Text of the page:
The largest film industry on Earth begins here. With Harishchandrachi Factory, a deftly sly comedy featuring a brilliant central performance by Nandu Madhav as the famed “father of Indian cinema” Dhundiraj “Dadasaheb” Phalke, director Paresh Mokashi traces back the history of India’s first movie, which sparked the creativity of future artists and angered the conservative Hindu skeptics of the small Maharashtrian town where it all began. Harishchandrachi Factory, in the Marathi language, was India’s official selection for the 2010 Oscars and arrived just a few years before the Indian film industry celebrated its centennial in 2013.
After watching Alice Guy-Blaché’s La vie du Christ (1906)in a small tent-theater in Bombay, Dadasaheb Phalke was inspired to create his own motion picture. Using British funds, he made Raja Harishchandra (1913), which recounted the life and times of the ancient king of the Ikshvaku dynasty. Mokashi’s film, guided by observational humor and family in typical Marathi style, depicts the events of its creation with a tongue-in-cheek farce that sees Phalke’s relatives terrified of his ability to make pictures “move” as a conjuring of black magic. It is a fitting beginning to India’s cinematic history, which is rife with allusions to Hindu mythology and India’s dynastic past.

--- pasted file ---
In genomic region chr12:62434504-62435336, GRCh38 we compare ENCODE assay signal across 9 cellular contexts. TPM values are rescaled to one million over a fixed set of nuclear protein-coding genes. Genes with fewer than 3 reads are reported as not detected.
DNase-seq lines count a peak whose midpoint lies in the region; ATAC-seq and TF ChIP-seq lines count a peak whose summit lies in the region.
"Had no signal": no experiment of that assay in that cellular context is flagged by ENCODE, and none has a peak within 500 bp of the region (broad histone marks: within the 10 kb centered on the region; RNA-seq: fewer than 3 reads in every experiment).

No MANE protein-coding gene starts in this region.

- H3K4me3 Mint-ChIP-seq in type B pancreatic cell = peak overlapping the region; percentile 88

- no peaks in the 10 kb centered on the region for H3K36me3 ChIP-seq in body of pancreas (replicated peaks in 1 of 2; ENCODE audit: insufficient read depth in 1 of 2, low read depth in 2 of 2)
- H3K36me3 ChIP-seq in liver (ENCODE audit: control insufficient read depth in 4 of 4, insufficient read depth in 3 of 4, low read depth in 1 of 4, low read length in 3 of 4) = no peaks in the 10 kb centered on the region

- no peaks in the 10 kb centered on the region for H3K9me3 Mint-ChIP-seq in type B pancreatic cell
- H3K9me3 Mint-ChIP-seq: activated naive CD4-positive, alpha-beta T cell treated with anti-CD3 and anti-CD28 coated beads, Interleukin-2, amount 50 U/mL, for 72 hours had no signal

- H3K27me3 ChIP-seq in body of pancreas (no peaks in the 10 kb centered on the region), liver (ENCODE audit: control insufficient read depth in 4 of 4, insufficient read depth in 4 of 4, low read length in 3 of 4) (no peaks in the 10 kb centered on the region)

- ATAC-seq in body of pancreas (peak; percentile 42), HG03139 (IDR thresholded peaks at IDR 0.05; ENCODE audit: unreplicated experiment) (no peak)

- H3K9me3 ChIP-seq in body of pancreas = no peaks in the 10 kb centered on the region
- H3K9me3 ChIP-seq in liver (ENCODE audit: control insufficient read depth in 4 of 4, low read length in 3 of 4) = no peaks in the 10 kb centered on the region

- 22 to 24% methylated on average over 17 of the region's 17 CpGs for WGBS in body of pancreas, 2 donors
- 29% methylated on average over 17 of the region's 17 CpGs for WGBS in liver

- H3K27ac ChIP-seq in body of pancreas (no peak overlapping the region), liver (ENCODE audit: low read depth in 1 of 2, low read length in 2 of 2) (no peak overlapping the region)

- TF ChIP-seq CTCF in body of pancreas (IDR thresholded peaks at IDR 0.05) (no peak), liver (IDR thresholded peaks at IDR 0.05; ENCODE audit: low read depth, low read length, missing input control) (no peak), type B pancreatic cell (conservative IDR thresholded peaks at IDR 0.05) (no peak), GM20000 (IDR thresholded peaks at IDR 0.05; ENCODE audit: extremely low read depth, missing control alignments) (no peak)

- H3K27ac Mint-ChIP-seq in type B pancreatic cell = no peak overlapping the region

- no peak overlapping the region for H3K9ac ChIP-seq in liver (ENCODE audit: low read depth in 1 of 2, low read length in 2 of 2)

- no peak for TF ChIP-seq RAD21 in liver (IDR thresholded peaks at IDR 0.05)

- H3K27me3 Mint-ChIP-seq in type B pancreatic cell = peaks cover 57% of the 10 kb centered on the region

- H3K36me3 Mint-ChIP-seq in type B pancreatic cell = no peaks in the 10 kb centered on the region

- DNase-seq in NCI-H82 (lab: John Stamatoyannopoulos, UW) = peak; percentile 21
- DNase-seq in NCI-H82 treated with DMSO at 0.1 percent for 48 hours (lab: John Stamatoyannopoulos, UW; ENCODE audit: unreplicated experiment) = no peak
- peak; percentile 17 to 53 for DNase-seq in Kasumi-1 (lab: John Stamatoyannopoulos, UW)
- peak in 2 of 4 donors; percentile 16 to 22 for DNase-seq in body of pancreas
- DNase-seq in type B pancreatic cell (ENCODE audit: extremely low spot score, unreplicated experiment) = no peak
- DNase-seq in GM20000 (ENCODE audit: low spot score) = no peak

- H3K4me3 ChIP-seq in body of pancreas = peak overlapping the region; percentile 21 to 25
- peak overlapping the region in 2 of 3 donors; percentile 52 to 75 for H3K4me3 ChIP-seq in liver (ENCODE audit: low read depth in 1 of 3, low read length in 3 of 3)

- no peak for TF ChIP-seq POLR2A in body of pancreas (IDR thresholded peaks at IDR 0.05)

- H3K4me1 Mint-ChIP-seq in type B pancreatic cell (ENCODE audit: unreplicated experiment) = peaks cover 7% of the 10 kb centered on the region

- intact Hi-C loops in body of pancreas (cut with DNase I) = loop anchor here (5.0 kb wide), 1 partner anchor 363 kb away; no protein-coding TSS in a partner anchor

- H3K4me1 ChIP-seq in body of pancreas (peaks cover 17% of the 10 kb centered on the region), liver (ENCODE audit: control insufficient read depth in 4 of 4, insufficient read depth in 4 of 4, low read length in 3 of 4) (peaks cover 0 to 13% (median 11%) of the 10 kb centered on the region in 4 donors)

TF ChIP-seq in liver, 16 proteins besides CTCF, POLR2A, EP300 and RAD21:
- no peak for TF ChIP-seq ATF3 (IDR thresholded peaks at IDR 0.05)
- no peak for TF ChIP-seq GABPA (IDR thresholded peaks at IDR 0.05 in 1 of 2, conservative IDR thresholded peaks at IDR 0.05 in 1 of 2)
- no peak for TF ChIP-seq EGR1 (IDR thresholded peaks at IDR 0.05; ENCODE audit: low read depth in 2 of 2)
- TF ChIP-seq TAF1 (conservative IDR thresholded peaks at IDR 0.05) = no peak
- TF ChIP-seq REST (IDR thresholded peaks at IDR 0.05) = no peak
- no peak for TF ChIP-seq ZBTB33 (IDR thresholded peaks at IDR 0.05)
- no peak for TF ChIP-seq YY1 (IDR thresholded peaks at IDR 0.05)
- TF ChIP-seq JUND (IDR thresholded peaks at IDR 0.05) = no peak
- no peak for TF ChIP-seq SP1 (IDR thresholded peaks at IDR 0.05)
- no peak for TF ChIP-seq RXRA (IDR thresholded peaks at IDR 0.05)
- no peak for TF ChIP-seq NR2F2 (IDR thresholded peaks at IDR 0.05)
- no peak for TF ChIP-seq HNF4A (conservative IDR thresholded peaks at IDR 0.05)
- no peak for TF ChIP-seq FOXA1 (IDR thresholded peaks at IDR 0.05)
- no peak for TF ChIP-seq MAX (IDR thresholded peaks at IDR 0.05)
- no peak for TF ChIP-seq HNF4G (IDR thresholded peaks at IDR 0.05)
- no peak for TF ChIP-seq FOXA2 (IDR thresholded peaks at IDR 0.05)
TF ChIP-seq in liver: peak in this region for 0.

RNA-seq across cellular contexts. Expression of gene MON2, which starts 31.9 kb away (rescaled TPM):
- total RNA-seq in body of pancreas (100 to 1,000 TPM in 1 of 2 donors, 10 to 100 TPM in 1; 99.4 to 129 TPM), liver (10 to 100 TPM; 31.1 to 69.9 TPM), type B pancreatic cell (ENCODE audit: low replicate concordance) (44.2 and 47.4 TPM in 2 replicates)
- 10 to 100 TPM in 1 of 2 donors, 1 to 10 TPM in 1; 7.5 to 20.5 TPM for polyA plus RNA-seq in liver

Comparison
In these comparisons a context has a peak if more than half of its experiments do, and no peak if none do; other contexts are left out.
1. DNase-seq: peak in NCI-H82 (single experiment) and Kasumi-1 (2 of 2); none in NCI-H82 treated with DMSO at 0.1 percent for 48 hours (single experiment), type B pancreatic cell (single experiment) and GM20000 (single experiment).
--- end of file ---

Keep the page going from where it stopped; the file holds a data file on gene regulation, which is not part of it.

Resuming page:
Like the Kurosawa films that take place right before Japan’s transition into a modern military power, the people and places in Harishchandrachi Factory are at a constant tug-of-war between traditional customs and the slow creep of Western influence into urban life. This influence foreshadows how India’s film industries would incorporate traditional Indian structure of storytelling, melodrama, music, and dance with Western movements like noir, screwball comedy, and later during the “Golden Age,” Neorealism. It also brings to light the dependency on the British for financing and equipment required to produce the first feature film, and how imperialism placed a stranglehold on the nation’s ability to organize into a national industry, which thrived post independence.
The simplicity of the movie’s storyline and the brisk pacing lend to it being one of 21st century Indian cinema’s most eminently watchable films for the entire family – a history lesson by way of a theatrical comedy and an underdog story. Through Madhav’s twitches and great comedic timing and the hanging cloud of the British Raj overhead, Harishchandrachi Factory deftly blends recreation of one of India’s most significant cultural moments with life of a transitioning nation under imperialism.